During this stage, shortened connective tissue in the form of fibrosis and adhesions are the primary characteristic. Pain is present at the end of range of motion, although the total range of motion may be reduced.
An ever growing list of research studies and reviews demonstrate that the services provided by Chiropractic Physicians are both safe and effective. The following are excerpts and summaries from a few of such recent studies. The evidence strongly supports the natural, whole-body and cost-effective approach of chiropractic care for a variety of conditions
“Many treatments are available for low back pain. Often exercises and physical therapy can help. Some people benefit from chiropractic therapy or acupuncture.”
–Goodman et al. (2013), Journal of the American Medical Association
“[Chiropractic Manipulative Therapy] in conjunction with [standard medical care] offers a significant advantage for decreasing pain and improving physical functioning when compared with only standard care, for men and women between 18 and 35 years of age with acute low back pain.”
–Goertz et al. (2013), Spine
“In a Randomized controlled trial, 183 patients with neck pain were randomly allocated to manual therapy (spinal mobilization), physiotherapy (mainly exercise) or general practitioner care (counseling, education and drugs) in a 52-week study. The clinical outcomes measures showed that manual therapy resulted in faster recovery than physiotherapy and general practitioner care. Moreover, total costs of the manual therapy-treated patients were about one-third of the costs of physiotherapy or general practitioner care.”
— Korthals-de Bos et al (2003), British Medical Journal
“Patients with chronic low-back pain treated by chiropractors showed greater improvement and satisfaction at one month than patients treated by family physicians. Satisfaction scores were higher for chiropractic patients. A higher proportion of chiropractic patients (56 percent vs. 13 percent) reported that their low-back pain was better or much better, whereas nearly one-third of medical patients reported their low-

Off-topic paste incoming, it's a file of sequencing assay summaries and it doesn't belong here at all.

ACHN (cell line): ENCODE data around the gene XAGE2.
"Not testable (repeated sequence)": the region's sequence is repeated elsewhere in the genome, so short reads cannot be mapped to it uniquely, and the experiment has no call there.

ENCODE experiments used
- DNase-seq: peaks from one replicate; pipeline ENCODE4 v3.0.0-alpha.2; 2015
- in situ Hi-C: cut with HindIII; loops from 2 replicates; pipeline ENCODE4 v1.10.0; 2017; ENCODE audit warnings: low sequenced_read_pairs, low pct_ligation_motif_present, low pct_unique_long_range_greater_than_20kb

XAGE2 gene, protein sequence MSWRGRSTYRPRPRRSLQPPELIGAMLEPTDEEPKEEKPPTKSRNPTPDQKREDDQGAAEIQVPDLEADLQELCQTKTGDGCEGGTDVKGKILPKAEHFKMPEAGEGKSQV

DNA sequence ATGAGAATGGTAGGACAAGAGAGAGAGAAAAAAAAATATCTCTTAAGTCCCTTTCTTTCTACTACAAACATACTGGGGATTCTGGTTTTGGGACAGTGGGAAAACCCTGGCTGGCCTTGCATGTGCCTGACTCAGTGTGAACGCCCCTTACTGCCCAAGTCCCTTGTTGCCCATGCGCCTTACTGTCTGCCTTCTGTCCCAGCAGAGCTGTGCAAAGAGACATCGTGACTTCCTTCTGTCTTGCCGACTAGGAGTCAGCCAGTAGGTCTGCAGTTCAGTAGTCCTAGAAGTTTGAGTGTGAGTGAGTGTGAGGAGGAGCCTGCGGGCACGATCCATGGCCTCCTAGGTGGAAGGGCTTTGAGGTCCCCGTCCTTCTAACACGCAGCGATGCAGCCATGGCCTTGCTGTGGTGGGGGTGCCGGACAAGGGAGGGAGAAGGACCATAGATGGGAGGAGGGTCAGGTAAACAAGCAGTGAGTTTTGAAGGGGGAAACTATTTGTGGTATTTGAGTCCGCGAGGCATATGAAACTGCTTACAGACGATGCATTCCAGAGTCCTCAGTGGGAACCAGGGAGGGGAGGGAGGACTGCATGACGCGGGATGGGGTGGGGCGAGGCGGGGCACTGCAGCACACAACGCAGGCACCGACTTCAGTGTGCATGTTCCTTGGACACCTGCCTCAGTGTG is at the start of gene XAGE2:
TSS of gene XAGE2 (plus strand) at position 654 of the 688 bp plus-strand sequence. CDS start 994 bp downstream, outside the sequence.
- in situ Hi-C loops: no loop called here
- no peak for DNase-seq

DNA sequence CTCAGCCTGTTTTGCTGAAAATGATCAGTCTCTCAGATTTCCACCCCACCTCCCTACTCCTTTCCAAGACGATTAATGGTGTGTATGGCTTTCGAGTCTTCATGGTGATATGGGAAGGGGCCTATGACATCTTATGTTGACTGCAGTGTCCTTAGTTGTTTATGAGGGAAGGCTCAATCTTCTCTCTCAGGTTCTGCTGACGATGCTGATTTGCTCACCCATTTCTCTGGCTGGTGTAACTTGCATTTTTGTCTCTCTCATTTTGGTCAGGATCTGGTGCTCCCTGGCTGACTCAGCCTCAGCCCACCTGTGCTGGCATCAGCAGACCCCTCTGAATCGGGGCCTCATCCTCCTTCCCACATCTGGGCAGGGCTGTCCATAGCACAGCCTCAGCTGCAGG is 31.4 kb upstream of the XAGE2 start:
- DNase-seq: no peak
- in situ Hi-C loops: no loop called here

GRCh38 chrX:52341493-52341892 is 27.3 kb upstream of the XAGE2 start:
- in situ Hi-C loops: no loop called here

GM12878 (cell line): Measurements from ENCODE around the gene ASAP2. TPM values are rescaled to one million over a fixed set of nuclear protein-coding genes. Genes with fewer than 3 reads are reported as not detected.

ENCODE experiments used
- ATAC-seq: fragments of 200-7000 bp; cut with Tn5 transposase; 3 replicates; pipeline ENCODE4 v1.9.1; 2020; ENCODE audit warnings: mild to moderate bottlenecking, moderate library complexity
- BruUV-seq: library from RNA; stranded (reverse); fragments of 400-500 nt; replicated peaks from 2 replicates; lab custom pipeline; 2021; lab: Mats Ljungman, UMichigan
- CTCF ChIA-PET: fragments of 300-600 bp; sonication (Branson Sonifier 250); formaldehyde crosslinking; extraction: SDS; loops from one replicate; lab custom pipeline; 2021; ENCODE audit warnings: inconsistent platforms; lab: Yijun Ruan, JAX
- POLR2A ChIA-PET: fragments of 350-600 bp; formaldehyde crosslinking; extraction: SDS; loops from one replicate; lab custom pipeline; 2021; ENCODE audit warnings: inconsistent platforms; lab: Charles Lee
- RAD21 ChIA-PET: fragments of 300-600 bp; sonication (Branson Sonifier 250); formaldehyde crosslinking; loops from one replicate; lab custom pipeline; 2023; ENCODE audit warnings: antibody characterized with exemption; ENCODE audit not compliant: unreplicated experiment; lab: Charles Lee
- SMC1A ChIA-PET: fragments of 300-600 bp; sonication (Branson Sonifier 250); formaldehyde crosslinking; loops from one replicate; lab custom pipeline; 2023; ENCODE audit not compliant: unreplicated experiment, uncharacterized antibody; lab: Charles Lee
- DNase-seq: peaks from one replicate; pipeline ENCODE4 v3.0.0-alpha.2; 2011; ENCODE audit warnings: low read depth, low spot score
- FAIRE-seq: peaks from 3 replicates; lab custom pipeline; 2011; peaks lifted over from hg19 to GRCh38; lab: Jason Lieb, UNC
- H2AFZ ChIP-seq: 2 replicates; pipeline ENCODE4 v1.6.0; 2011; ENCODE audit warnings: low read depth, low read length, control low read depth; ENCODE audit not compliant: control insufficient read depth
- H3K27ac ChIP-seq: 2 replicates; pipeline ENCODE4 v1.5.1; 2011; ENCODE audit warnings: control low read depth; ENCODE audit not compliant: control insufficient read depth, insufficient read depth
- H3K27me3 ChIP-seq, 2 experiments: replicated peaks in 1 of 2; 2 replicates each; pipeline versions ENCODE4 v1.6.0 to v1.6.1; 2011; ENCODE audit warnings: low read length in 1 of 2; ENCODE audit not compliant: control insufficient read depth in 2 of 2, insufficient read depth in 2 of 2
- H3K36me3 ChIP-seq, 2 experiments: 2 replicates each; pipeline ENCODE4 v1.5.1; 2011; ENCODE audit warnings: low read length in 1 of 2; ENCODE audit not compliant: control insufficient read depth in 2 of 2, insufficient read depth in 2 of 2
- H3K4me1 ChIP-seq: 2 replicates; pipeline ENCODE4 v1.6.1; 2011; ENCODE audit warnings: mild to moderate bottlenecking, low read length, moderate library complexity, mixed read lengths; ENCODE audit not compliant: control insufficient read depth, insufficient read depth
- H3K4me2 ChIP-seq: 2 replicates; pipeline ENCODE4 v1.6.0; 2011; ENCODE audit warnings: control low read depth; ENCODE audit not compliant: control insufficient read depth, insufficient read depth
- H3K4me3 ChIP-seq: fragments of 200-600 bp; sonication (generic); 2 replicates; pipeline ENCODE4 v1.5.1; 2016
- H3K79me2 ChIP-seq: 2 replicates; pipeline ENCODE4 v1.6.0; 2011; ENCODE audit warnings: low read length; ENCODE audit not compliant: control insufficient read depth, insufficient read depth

back pain was worse or much worse.”
— Nyiendo et al (2000), Journal of Manipulative and Physiological Therapeutics
“Reduced odds of surgery were observed for…those whose first provider was a chiropractor. 42.7% of workers [with back injuries] who first saw a surgeon had surgery, in contrast to only 1.5% of those who saw a chiropractor.”
— Keeney et al (2012), Spine
“Acute and chronic chiropractic patients experienced better outcomes in pain, functional disability, and patient satisfaction; clinically important differences in pain and disability improvement were found for chronic patients.”
— Haas et al (2005), Journal of Manipulative and Physiological Therapeutics
“In our randomized, controlled trial, we compared the effectiveness of manual therapy, physical therapy, and continued care by a general practitioner in patients with nonspecific neck pain. The success rate at seven weeks was twice as high for the manual therapy group (68.3 percent) as for the continued care group (general practitioner). Manual therapy scored better than physical therapy on all outcome measures. Patients receiving manual therapy had fewer absences from work than patients receiving physical therapy or continued care, and manual therapy and physical therapy each resulted in statistically significant less analgesic use than continued care.”
— Hoving et al (2002), Annals of Internal Medicine
“Cervical spine manipulation was associated with significant improvement in headache outcomes in trials involving patients with neck pain and/or neck dysfunction and headache.”
— McCrory, Penzlen, Hasselblad, Gray (2001), Duke Evidence Report